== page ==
Given the importance of properly preparing cyberwarriors, the Army (acting as Cyber Command’s executive agent for all the service’s cyber teams) has been using a rapid acquisition approach called other transaction authorities to field a training platform.
The Persistent Cyber Training Environment, or PCTE, is not a single entity, but rather a complex system of systems that will require many moving parts for individual and collective training, as well as mission rehearsal.
According to Jim Keffer, director of cyber at Lockheed Martin, it will be more than just a cyber range. It’ll require event management; scheduling for training exercises; scenario design features; control of the exercises; assessments; red forces; library of capabilities that can be linked to designing adversary network mock-ups (which will require good intelligence); and classrooms to put all this together.
The reason such a high-end training environment is being fast-tracked is because cyberwarriors don’t currently have anything akin to what traditional war fighters use to prepare for combat. Capstone cyber exercises that only occur once or twice a year are not enough for the force, and in many cases the first-time cyberwarriors will engage with an adversary in the real world and not in simulations.
“It’s like a fighter pilot going up and the first time he’s flown actual combat is against a real adversary,” Keffer told Fifth Domain. “That’s not a good way to fight wars. That’s not a good way to train your troops. That’s not a good way to decrease the risk to your forces.”
The overall PCTE is made up of a number of cyber investment challenges, or CICs, that the Army is releasing incrementally and will eventually string together.
This will “bring together some of the best technology that’s out there” to address immediate needs in various categories as the longer-term vision of what PCTE might look like coalesces, Deon Viergutz, vice president of Cyber Solutions at Lockheed Martin, told Fifth Domain in an interview.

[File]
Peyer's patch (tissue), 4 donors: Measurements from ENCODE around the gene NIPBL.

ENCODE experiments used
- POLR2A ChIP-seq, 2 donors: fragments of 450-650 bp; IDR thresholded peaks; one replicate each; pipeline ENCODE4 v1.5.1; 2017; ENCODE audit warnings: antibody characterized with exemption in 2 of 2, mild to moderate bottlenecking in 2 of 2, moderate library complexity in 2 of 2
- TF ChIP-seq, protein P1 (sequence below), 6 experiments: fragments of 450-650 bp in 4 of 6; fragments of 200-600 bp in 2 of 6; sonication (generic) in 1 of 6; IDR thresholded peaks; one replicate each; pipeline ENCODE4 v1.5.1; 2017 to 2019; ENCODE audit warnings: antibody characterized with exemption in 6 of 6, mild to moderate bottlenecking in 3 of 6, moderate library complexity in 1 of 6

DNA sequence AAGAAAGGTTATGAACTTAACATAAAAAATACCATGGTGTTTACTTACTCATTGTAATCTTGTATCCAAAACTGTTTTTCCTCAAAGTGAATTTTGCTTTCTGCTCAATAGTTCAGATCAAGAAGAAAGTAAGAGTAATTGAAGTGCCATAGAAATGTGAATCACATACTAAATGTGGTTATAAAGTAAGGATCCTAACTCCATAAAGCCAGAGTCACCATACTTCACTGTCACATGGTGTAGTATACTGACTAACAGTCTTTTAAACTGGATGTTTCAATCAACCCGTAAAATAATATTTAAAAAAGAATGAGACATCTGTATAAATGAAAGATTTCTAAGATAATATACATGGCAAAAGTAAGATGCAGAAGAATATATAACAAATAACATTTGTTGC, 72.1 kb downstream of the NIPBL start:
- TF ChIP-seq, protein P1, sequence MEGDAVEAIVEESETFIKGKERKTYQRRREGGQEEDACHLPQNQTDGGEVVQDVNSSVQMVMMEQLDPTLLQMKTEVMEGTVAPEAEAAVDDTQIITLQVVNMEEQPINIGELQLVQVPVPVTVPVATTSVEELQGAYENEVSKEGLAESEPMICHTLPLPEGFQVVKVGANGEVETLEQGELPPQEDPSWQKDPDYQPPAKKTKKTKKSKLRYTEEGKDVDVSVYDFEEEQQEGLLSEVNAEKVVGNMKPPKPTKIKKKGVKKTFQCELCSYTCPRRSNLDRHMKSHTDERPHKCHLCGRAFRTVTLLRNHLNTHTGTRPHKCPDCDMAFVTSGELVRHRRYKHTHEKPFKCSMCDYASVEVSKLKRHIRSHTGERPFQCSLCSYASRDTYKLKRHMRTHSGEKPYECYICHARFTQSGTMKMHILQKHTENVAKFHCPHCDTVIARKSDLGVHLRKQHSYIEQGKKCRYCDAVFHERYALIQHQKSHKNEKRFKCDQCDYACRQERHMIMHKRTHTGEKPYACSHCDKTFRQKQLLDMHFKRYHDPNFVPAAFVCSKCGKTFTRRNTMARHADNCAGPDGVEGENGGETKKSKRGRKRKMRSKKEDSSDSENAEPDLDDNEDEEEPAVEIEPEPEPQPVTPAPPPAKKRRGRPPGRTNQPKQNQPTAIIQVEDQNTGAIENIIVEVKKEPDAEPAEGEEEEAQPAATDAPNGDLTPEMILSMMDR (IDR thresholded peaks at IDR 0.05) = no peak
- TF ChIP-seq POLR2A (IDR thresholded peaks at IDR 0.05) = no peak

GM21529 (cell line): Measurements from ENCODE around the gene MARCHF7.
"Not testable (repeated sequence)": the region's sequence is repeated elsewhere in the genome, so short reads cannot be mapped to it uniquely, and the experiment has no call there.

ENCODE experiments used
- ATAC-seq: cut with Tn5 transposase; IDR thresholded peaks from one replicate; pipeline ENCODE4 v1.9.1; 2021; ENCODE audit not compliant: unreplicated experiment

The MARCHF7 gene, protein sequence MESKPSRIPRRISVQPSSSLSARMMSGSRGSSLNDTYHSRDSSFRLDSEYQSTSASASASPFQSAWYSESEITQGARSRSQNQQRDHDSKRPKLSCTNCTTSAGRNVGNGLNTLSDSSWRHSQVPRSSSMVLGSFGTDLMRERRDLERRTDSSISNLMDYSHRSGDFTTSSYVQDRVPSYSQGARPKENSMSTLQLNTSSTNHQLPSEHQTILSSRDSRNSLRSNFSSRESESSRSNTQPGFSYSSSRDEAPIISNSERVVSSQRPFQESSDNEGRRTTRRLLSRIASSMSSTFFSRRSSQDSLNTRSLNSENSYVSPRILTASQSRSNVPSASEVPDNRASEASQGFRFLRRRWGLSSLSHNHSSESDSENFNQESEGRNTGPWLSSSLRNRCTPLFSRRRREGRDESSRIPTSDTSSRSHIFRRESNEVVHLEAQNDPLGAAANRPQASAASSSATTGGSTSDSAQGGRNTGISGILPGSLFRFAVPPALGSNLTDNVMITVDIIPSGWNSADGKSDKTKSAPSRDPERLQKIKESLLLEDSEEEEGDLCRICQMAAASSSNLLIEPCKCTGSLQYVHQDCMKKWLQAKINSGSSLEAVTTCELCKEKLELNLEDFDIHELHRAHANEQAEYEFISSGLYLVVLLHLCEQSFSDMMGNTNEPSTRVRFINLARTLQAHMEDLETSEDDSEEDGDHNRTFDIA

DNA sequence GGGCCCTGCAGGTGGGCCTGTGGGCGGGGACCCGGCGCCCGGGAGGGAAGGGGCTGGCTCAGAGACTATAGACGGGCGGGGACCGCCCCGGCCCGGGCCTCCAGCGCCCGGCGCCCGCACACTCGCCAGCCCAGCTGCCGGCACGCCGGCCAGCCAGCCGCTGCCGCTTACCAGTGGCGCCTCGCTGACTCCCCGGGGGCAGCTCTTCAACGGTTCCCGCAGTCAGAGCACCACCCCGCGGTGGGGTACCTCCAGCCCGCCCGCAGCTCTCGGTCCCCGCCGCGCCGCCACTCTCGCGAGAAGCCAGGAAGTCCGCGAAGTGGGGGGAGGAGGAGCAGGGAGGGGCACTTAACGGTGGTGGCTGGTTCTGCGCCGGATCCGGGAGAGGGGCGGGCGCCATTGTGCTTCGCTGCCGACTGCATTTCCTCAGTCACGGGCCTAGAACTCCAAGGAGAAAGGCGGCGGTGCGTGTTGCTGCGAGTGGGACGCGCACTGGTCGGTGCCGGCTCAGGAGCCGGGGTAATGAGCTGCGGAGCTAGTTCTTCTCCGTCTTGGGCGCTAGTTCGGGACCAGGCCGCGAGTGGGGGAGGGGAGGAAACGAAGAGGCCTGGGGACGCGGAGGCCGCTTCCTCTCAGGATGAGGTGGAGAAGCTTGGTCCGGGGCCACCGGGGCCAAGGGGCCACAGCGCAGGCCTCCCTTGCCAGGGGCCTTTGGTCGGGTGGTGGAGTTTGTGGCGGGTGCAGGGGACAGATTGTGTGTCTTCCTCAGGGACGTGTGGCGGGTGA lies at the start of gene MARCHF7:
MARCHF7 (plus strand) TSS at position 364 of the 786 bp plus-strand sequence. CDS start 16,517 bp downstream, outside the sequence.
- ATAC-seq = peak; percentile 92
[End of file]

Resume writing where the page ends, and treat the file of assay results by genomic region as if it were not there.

The Army will release five CIC’s to get multiple industry approaches as it heads up the full PCTE indefinite delivery/indefinite quantity contract, Viergutz said, adding, “I believe that is still under work, the long term for PCTE and the acquisition.”
While CIC one has been awarded, CIC two should be awarded in the next few weeks. According to contracting documents, CIC two is focused on enabling user access to the PCTE and training aids through a portal. CIC three, which is forthcoming in mid- to late-June, is focused on red team planning, as well as master exercise control. CIC four, estimated for release in July, will focus on training assessment.
There is no information released yet regarding CIC five.
One important question remains unclear, however: In the end, who will be the integrator of systems — the government or a contractor?
“The seams between all these capabilities tend to be the weak points. Having an integrator to kind of tie all that together — the ranges and all these different capabilities — would be important to make sure that the cyberwarriors get the best capability that they deserve ... as quickly as possible,” Keffer said.
“If the government wants to be the integrator, we’ll do all we can to help them out. If they want industry to be the integrator, industry has a lot of experience doing that, especially Lockheed Martin; we’re big in the training business.”
Mark Pomerleau is a reporter for C4ISRNET, covering information warfare and cyberspace.